Fine Art, RMIT

By Joanne Reidy

03 December 2022
  • Lily Lindsay, Jake Christian Brown, Kat Rae, Michael Lye

Many students tackle difficult, emotionally confronting issues at this year’s RMIT grad show. Print-maker Michael Lye exhibits works of exceptional strength. His series of thirteen screen-printed panels of polycarbonate titled Yellow, explore issues of racism. Lye also examines in another work, Grid, the emotional and cultural separation that recent migrants to Australia face. The prints of grid-like shapes in starkly contrasting black-and-white surround a print of a single yellow rectangle. Accompanying issues of isolation, lack of communication, and separation from others are built up effectively by the structure, form and use of colour in the series.

Michael Lye, Grid, 2022. Screen prints arranged in grid. Courtesy of the artist.

The sombre themes of death and war are sensitively dealt with in Kat Rae’s sculpture, Mon U Mental. A single light fixed on the floor is positioned so that a paper cut-out figure, sitting on top of a plinth, casts a shadow onto the back wall. This shadow acts as a haunting memorial not only for a loved one who has died in a recent conflict, but for all those who have lost their lives in war. To reinforce themes of loss and remembrance, other shadowy cut-out figures and black-and-white shapes tumble down the front of the plinth, as though falling through time and space.

Kat Rae, Mon u Mental, 2022. Mixed media sculpture integrated with plinth. Courtesy of the artist. Photo: Stefan Di Petta.
Jake Christian Brown, Wh-why… me?, 2021. Archival print on 300gsm matte paper, 118cm x 90 cm. Courtesy of the artist.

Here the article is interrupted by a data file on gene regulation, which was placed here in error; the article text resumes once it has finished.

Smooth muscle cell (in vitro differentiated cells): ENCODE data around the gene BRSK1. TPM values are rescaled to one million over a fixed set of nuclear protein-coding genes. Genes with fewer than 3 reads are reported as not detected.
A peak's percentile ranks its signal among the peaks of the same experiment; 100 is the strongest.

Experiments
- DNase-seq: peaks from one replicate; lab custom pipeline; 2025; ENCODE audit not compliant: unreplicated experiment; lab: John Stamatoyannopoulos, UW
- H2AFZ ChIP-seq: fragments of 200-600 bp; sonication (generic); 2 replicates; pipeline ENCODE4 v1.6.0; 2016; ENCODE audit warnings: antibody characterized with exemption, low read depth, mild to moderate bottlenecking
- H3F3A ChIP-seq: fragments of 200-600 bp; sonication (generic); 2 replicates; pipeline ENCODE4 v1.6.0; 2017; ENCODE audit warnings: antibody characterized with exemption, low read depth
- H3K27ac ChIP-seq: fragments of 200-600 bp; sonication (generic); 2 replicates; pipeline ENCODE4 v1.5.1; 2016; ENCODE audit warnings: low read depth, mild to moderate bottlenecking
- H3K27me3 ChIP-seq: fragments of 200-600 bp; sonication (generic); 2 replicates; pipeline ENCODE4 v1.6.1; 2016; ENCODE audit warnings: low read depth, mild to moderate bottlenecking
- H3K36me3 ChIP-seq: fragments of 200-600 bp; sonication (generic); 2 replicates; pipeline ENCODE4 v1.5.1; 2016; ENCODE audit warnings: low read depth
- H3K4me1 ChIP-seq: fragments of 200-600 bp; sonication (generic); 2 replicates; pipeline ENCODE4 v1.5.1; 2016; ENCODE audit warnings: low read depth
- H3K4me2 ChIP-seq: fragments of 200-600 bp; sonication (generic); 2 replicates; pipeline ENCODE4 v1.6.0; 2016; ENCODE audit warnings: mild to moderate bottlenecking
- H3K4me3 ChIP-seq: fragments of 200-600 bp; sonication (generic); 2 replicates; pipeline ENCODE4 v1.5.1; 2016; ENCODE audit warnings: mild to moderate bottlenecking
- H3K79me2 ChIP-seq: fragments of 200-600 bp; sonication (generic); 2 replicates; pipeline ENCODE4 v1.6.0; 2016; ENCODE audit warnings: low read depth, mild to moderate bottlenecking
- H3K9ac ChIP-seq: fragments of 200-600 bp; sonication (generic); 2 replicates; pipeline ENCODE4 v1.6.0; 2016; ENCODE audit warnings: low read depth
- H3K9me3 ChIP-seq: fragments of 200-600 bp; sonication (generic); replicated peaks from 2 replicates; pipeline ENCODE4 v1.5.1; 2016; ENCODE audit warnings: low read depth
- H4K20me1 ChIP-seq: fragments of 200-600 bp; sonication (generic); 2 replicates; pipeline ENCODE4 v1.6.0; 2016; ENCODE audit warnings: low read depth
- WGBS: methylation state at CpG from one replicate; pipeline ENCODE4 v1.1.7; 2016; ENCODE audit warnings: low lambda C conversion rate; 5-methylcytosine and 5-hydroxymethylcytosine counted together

Jake Christian Brown presents two distinct bodies of work in scale: a set of tiny, palm-sized zines, and three large-scaled collages. Titled The Fools, Dinner Scene and Wh-why… me?, each collage uses overlapping images to hint at larger dramas unfolding within the frame of each work. In Dinner Scene, two figures appear in conversation, but their relationship within the scene remains largely ambiguous. Surrounded by pastel-coloured shapes suggesting trees, clouds, leaves and rocks, the couple are separated by a lighter shape that runs between them. Are they separated by tension or longing? Here, the artist’s deep commitment to examining the complexities of relationships is realised within the work.

Lily Lindsay, Emerge from the Ashes, 2022. Ceramic forms created via saggar firing, varied dimensions.

Lily Lindsay’s work, Emerge From the Ashes, is a series of large ceramic “eggs”. Each egg-like shape is carved and pierced to evoke the imagery of bird nests or woven baskets. Using a Saggar firing technique, in which objects are enclosed with organic materials (a mix of sugar, seaweed, copper wire, tree leaves, fern fronds and iron chloride), each work is left with a unique imprint on the object. By using this process, the artist can give each work a set of striking qualities on the surface, while still retaining a sense of unity within the series. Lindsay’s artist statement emphasises her project’s aim to explore the increasing freedom she experienced during the various phases of living through the COVID-19 pandemic. Her ceramic works are aesthetically and formally successful in allowing us to understand that these egg-like forms are also directly informed by the words she pens: existence, the womb, resurrection, the beginning, and hope.

Joanne Reidy is a writer currently undertaking a Graduate Diploma in Arts (Art History) at the University of Melbourne.

Memo Magazine, No. 1